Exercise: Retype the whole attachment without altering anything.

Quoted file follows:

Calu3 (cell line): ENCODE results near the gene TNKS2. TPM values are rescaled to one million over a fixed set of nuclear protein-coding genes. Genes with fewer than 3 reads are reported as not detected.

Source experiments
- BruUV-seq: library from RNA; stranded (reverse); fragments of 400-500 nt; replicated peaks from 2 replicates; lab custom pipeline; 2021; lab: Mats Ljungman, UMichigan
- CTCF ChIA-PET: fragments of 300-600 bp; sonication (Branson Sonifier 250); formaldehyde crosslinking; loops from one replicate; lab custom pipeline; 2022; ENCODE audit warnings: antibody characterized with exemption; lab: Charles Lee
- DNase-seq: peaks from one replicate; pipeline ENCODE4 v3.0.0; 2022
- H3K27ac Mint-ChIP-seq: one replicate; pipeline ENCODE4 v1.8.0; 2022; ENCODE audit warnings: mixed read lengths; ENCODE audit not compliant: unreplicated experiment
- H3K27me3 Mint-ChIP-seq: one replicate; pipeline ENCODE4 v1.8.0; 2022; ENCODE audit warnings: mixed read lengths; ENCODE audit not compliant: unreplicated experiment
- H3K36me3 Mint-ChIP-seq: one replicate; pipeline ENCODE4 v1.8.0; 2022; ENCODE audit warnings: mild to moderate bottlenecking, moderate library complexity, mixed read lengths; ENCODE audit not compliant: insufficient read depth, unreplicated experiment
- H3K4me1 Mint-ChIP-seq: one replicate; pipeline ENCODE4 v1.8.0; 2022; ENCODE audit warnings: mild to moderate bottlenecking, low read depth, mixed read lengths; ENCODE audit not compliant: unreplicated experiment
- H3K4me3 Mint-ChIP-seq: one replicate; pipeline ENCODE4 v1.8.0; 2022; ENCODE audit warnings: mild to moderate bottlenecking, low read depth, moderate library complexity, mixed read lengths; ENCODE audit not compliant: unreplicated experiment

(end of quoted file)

Calu3 (cell line): ENCODE results near the gene TNKS2. TPM values are rescaled to one million over a fixed set of nuclear protein-coding genes. Genes with fewer than 3 reads are reported as not detected.

Source experiments
- BruUV-seq: library from RNA; stranded (reverse); fragments of 400-500 nt; replicated peaks from 2 replicates; lab custom pipeline; 2021; lab: Mats Ljungman, UMichigan
- CTCF ChIA-PET: fragments of 300-600 bp; sonication (Branson Sonifier 250); formaldehyde crosslinking; loops from one replicate; lab custom pipeline; 2022; ENCODE audit warnings: antibody characterized with exemption; lab: Charles Lee
- DNase-seq: peaks from one replicate; pipeline ENCODE4 v3.0.0; 2022
- H3K27ac Mint-ChIP-seq: one replicate; pipeline ENCODE4 v1.8.0; 2022; ENCODE audit warnings: mixed read lengths; ENCODE audit not compliant: unreplicated experiment
- H3K27me3 Mint-ChIP-seq: one replicate; pipeline ENCODE4 v1.8.0; 2022; ENCODE audit warnings: mixed read lengths; ENCODE audit not compliant: unreplicated experiment
- H3K36me3 Mint-ChIP-seq: one replicate; pipeline ENCODE4 v1.8.0; 2022; ENCODE audit warnings: mild to moderate bottlenecking, moderate library complexity, mixed read lengths; ENCODE audit not compliant: insufficient read depth, unreplicated experiment
- H3K4me1 Mint-ChIP-seq: one replicate; pipeline ENCODE4 v1.8.0; 2022; ENCODE audit warnings: mild to moderate bottlenecking, low read depth, mixed read lengths; ENCODE audit not compliant: unreplicated experiment
- H3K4me3 Mint-ChIP-seq: one replicate; pipeline ENCODE4 v1.8.0; 2022; ENCODE audit warnings: mild to moderate bottlenecking, low read depth, moderate library complexity, mixed read lengths; ENCODE audit not compliant: unreplicated experiment